5 Tips to Leverage Other People’s Content
Writing is at the core of blogging. Let’s face it, most of us are somewhat lazy and find that writing is hard work. As a result, we show up at the electronic page and can get immobilized by the blank screen.
To overcome Blank-Blog-Post-Syndrome when new blog topics seem in short supply, there are a variety of ways for creating great blog content without lots of writing on your part. These suggestions leverage other people’s content and comments. Underlying these recommendations is the assumption that you respect intellectual property and will give the idea’s originator credit and won’t present other people’s concepts and copy as your own. Here are five suggestions:
- Round up information. Collect useful research and/or facts of interest on a specific topic for your audience. By putting this information together in one place and giving it context, you provide a service for your readers.
- Spotlight content worth reading. Gather articles and posts either focused on a category or issue. For example, my friend Marjorie Clayman has an inspired version of this tactic. Two months ago, she started #30Thursdays, where she highlights thirty articles each week with her short, insightful and fun comments. These posts attract lots of readers, tweets and comments since everyone who’s mentioned spreads the word.
- Ask your audience a question. Collect input on a question posed by your readers or an issue that’s surfaced in your comments. Pose it to your readers and followers to get input. If you’re associated with a company, ask your fellow employees and/or customers for their perspective. Remember to get permission to use people’s responses before you post them. Also, ask whether they want their actual names and/or social media identities associated with the content and respect their wishes.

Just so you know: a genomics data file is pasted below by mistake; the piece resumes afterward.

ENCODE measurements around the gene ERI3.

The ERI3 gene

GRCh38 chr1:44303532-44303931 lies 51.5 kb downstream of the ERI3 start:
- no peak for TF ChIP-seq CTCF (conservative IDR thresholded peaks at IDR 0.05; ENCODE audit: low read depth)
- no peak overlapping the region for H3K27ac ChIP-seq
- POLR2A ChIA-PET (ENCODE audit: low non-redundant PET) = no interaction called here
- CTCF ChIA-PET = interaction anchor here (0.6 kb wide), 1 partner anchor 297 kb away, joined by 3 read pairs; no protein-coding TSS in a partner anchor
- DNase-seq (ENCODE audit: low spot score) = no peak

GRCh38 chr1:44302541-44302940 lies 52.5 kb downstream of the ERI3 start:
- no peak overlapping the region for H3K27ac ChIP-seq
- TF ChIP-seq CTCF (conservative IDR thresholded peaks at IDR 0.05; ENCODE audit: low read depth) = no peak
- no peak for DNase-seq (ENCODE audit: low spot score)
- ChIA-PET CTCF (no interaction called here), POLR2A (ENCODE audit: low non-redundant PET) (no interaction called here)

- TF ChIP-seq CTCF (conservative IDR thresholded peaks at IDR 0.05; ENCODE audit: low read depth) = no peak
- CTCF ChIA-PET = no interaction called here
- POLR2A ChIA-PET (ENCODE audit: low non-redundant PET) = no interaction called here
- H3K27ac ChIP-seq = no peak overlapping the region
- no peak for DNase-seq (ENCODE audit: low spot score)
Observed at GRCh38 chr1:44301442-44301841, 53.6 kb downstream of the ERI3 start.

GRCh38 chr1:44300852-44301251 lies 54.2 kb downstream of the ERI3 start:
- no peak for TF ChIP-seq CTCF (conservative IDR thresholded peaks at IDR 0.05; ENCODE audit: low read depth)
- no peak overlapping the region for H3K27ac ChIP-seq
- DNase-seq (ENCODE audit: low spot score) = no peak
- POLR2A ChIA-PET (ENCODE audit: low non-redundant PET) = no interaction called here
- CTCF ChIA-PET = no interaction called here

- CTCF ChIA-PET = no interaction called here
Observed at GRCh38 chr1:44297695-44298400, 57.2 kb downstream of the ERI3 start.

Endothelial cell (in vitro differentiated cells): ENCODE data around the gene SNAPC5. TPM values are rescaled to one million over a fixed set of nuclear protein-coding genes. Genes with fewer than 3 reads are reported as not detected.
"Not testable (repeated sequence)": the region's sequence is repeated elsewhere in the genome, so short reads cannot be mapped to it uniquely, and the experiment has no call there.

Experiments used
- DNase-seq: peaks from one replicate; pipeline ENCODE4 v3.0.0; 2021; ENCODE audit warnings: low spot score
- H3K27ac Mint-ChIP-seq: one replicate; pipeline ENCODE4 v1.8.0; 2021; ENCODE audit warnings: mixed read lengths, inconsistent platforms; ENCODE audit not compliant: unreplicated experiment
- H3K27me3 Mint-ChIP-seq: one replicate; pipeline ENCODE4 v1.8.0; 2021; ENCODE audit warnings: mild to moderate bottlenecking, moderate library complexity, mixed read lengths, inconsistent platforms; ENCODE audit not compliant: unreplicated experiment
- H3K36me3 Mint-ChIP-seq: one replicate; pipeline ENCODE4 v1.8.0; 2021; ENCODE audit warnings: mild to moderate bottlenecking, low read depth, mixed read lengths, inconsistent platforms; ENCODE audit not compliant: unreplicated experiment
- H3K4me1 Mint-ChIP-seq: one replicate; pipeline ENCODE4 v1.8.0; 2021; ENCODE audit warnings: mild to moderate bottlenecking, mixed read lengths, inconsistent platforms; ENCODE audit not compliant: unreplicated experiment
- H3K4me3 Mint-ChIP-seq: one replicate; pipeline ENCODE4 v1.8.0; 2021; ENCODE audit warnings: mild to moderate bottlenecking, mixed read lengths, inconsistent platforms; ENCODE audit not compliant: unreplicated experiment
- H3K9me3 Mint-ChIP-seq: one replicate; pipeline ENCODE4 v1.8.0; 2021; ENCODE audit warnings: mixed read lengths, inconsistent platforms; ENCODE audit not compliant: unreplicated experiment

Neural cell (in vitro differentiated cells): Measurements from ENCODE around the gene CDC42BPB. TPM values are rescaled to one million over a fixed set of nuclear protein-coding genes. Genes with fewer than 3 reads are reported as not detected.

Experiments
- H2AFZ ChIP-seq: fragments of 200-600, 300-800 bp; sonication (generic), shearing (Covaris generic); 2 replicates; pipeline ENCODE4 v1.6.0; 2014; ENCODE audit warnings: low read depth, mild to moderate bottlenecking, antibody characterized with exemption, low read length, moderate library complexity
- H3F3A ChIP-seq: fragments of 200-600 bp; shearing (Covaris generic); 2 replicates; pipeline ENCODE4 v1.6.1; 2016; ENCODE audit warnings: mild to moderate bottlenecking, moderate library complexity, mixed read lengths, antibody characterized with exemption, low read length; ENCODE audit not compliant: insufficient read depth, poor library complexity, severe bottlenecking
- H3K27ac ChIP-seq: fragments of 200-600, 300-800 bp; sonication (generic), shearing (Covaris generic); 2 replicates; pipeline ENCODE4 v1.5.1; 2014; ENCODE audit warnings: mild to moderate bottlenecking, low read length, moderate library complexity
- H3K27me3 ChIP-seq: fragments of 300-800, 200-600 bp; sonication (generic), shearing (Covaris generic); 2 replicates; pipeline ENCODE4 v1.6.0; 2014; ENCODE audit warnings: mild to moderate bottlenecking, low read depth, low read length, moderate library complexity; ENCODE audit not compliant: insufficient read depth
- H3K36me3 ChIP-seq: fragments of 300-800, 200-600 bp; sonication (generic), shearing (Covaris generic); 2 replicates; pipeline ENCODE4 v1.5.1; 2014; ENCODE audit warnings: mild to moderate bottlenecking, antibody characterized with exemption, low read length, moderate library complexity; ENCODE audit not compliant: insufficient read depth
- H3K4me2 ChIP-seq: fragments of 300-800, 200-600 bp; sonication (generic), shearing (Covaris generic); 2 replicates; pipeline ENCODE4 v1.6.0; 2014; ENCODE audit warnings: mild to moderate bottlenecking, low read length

- Check your email. Use promotional emailings that you’ve received and other information you’ve found online as the basis for discussion. This can work well for B2B blogs. Here are two great examples: Bird Watching My Email List from Chad White’s The Retail Email Blog and Keep on Blogging in the Face of a Social Wind from Jay Ehret’s The Marketing Spot blog.
- Be speechless. Instead of writing a blog entry, use another media format such as photographs, video and/or PDF presentations to change things up. Remember that blogs can present information in a wide range of media formats. Take advantage of this functionality. Don’t just post multimedia content, add relevant search optimization tags to ensure that it’s findable.
Here are three other tips as outlined in my 12 Suggestions to Overcome Blank Blog Post Syndrome column that use other people’s content.
- Gather expert tidbits. Reach out to people you admire in your field and ask them for their insights on a topic. This works great for year-end forecasts and looking forward on a field type posts.
- Interview interesting people in your field. Use a short questionnaire to keep speakers on topic and to guide the conversation. Think broadly about who your readers would find interesting. It doesn’t have to be conference headliners. You can use a man-in-the-street exchange. Ask readers for suggestions on who they would like to hear from. Remember that you can do this in either text or video. Consider making this into a regular blog feature.
- Be a reporter. Live blog or report facts from live events and tradeshows. You can do this while you’re listening to the presentation so that your input and creation time are minimized. Also, you’ve got a built-in audience that’s interested in your content, namely people who wanted to attend but couldn’t.
If you’re working hard creating original content, you deserve a break once in a while. You can use the eight suggestions above to help you mix it up. Additionally, consider using one or more of them as a regular feature in your editorial calendar.
Do you have any other suggestions for “borrowed” content? If so, would you please add them in the comments section below?
Tip of my hat to Chris Brogan since his “Cranking Out Content” post inspired this column.
If you’d like some more insights on building your blog’s content, please read these columns:
▪ 7 Points to Create Your Blog’s Personality
▪ 12 Suggestions to Overcome Blank Blog Post Syndrome
▪ 5 Tactics to Create a Corporate Blog
Photo credit: ciokkolata_never_trusted_silvio_bunga_bunga via Flickr
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